|  Photo: Joshua Lurie

Poke-Poke



Jason and Trish McVearry made sure Poke-Poke was one of the first businesses to deliver this classic raw Hawaiian raw fish preparation to L.A. They now feed beachgoers, Muscle Beach weightlifters and basketball players. The couple fell for poke on Oahu’s North Shore and serve poke from a strip of windows that also includes Malaka Brothers gyros and Espresso Yo Self coffee and bread pudding. Build custom ahi poke bowls or opt for prescribed recipes. Original Hawaiian Poke incorporates shoyu, sesame oil, sesame seeds, scallions and white onions. Spicy Tuna incorporates Sriracha, Wasabi packs sinus clearing heat, and New Aloha is a lighter take with aloha shoyu, rice wine vinegar, and crushed red pepper. Veggie poke revolves around kale and diced avocado. Acai bowl piles hemp granola, coconut shavings, sliced bananas and a drizzle of honey on frozen acai berry paste starring an Amazonian fruit that’s high in antioxidants.

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Red Window Coffee | Photo by Joshua Lurie

Red Window



Two couples that work in the music industry – Leah Pringle and husband Dan, Leah Haywood and Daniel James – debuted a brick kiosk with red-framed window in a parking lot next to the Court Yard Hotel, beneath towering palm trees. The owners don’t have much room, but they take their coffee seriously, using a two-group La Marzocco espresso machine to brew Four Barrel Coffee. Clover juice and Iroha Sushi or Tokyo’s rolls help to round out culinary offerings.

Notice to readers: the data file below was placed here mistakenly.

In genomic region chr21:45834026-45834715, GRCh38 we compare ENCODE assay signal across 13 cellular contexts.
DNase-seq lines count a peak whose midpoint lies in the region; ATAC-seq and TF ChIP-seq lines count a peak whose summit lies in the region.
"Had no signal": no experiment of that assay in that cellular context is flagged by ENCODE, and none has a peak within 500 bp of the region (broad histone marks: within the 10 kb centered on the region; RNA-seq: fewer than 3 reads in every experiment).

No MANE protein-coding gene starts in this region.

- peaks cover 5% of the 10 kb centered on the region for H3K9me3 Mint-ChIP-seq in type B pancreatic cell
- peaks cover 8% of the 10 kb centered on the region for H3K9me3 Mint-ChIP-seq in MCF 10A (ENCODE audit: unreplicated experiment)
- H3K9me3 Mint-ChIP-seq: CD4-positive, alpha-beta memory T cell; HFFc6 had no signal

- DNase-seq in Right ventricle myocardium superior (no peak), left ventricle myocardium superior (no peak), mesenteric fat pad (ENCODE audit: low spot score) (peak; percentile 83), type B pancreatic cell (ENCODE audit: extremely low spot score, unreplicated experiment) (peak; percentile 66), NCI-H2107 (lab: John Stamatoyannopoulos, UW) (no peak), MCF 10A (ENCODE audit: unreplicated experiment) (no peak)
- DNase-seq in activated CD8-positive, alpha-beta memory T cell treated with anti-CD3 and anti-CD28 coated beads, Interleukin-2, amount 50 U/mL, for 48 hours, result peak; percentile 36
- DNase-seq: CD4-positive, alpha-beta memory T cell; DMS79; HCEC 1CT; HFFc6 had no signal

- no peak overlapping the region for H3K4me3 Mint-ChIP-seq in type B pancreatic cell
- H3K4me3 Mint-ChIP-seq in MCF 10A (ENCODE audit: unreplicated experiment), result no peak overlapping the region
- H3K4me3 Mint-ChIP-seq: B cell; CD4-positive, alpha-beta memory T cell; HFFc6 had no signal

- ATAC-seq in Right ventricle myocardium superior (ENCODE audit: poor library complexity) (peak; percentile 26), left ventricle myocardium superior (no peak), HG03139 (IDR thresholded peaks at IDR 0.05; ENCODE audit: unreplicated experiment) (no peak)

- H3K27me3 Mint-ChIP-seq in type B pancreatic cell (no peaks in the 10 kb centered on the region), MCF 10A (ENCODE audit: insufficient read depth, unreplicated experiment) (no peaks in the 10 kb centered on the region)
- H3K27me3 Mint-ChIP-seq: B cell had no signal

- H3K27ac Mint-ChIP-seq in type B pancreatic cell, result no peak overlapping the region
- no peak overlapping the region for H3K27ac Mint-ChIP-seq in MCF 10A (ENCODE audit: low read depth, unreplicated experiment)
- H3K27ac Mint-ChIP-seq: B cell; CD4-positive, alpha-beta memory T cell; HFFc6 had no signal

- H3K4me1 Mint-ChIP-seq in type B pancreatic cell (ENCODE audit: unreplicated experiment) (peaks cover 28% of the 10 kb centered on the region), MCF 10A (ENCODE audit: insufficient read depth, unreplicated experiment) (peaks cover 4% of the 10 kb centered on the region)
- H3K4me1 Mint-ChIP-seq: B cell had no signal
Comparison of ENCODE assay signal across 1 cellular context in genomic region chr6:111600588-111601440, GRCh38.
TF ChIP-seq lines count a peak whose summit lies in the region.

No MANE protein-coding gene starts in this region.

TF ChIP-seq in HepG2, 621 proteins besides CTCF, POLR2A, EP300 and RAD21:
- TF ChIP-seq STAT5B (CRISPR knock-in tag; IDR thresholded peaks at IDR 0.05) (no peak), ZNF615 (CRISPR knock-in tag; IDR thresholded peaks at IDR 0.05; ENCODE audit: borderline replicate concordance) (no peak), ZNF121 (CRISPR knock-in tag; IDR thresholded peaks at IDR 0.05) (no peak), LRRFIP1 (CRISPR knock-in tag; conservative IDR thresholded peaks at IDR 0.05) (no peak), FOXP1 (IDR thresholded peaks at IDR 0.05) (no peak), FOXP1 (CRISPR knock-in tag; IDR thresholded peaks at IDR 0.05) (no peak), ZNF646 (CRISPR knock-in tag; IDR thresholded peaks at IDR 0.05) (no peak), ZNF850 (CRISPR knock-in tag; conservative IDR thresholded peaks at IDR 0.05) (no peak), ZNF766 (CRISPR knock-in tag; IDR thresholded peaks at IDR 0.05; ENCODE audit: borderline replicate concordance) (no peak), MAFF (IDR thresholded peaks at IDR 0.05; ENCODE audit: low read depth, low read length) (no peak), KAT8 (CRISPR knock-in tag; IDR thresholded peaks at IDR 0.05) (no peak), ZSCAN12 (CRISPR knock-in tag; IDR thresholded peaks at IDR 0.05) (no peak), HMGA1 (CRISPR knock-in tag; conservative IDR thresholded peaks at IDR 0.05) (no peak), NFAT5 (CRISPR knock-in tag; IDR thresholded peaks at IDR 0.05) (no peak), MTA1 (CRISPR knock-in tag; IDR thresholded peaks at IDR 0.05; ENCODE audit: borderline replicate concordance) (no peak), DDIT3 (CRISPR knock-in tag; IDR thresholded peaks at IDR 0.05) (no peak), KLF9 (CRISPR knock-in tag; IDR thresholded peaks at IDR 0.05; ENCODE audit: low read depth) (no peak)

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Soul food at The Spot On Pico | Photo by Joshua Lurie

Longtime entertainment and fashion pros Reno Logan, Melonee McKinney, and J.B. debuted their night soul food in Mid-City, in a space that’s only open Friday through Sunday nights. Order at a window, in front of a photo of a ’60s civil rights era sit-in, which represents their efforts to unite the community and “eliminate the divide” between racial lines. Four wood tables are right out front, which is where plenty of athletes and celebrities congregate at night, along with no-name civilians who enjoy comfort food, and a good time. The party revolves around fried chicken, cobblers, and Southern sides like collard greens, black eyed peas, and candied yams. Porch punch combines citrus, berries, and cinnamon. Note: The Spot On Pico is temporarily closed and is scheduled to reopen on July 1, 2016.